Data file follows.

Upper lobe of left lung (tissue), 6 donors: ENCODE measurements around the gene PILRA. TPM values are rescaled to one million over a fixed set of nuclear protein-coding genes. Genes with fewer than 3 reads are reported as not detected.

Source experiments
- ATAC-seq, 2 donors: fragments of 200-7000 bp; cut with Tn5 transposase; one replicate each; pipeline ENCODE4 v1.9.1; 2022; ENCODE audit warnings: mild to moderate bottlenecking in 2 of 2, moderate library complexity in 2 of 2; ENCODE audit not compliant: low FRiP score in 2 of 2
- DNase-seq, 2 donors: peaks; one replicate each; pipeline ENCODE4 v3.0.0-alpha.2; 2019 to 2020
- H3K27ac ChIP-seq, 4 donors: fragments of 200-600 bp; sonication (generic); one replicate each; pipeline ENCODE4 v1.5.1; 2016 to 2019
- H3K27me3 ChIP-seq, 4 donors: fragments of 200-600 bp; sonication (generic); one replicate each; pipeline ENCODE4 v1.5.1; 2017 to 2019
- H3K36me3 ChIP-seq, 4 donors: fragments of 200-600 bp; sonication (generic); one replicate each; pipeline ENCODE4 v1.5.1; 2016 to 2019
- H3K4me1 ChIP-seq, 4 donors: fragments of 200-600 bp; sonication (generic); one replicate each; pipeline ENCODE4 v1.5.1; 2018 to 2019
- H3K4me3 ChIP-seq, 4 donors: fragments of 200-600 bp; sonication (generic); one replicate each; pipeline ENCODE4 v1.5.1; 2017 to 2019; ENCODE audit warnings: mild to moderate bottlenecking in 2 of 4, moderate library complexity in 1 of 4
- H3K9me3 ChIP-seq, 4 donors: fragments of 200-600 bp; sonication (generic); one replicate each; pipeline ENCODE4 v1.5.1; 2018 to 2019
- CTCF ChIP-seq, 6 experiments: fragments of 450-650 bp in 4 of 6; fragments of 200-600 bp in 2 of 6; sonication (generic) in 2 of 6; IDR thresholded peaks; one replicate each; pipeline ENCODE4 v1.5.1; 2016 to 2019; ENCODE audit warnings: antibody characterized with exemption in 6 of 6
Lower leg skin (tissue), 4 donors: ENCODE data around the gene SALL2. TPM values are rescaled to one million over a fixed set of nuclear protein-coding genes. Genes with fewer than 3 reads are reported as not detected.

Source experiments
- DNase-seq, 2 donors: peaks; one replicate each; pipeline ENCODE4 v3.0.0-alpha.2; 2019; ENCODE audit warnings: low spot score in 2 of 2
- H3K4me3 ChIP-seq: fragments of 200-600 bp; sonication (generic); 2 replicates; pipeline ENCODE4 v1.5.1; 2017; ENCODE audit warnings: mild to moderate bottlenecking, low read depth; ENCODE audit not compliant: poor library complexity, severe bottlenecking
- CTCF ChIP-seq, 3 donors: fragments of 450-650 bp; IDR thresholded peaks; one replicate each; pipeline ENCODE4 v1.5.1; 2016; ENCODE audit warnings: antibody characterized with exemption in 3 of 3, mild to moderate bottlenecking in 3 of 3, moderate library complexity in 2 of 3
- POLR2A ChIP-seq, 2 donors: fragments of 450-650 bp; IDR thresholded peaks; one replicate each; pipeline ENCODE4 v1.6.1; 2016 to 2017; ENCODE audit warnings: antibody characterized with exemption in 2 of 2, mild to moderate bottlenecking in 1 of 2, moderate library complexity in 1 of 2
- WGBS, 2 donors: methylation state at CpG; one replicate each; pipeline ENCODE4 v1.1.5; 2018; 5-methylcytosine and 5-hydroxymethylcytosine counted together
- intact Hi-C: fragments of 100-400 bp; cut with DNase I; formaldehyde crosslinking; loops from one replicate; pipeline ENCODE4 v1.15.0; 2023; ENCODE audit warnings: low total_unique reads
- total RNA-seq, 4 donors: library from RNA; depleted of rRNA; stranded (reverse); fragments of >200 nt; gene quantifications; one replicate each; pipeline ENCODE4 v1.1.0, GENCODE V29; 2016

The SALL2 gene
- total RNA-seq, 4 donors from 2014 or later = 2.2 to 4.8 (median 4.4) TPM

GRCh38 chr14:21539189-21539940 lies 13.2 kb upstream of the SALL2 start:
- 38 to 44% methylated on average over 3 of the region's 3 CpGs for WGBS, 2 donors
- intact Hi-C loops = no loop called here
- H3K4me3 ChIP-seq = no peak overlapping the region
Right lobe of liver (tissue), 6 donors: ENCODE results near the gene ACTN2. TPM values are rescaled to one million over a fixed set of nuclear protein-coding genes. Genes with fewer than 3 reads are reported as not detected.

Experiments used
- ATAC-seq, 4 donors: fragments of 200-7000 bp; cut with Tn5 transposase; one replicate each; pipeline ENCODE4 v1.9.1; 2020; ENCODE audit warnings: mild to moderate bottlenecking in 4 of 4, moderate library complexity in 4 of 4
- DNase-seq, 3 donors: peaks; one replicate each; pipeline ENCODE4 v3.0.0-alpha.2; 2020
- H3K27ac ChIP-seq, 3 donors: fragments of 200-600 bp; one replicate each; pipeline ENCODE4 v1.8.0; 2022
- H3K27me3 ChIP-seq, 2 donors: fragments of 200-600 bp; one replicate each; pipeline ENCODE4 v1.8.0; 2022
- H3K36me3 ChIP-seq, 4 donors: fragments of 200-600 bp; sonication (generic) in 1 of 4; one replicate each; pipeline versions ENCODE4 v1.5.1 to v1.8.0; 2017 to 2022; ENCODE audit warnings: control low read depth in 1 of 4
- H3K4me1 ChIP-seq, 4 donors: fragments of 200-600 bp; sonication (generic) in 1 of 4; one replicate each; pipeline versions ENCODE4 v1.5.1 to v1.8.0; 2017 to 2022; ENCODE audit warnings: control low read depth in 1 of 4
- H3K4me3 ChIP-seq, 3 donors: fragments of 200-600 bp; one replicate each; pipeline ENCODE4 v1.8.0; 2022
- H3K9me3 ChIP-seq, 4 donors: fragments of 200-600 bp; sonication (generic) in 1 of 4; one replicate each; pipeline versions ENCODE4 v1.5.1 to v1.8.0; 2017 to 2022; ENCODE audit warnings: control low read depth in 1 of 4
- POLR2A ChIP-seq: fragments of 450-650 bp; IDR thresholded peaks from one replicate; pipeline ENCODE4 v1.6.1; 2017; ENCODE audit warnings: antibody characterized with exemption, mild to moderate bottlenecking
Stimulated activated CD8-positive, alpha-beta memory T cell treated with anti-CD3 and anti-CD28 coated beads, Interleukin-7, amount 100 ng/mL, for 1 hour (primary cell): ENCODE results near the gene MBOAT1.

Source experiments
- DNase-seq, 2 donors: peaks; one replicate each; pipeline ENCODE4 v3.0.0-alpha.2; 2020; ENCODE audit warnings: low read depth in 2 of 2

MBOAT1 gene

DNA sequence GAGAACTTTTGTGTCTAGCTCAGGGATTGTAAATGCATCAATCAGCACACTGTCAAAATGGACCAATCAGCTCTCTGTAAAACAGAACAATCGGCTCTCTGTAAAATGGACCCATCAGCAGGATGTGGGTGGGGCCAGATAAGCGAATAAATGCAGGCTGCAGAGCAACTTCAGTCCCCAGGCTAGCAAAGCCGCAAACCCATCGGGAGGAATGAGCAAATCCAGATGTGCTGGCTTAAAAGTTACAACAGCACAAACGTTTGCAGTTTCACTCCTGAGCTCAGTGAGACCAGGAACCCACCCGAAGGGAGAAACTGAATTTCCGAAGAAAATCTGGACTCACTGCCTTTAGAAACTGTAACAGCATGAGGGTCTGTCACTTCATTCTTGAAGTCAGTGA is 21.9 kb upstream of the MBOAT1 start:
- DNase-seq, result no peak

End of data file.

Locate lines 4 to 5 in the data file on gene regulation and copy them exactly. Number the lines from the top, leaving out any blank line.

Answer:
- DNase-seq, 2 donors: peaks; one replicate each; pipeline ENCODE4 v3.0.0-alpha.2; 2019 to 2020
- H3K27ac ChIP-seq, 4 donors: fragments of 200-600 bp; sonication (generic); one replicate each; pipeline ENCODE4 v1.5.1; 2016 to 2019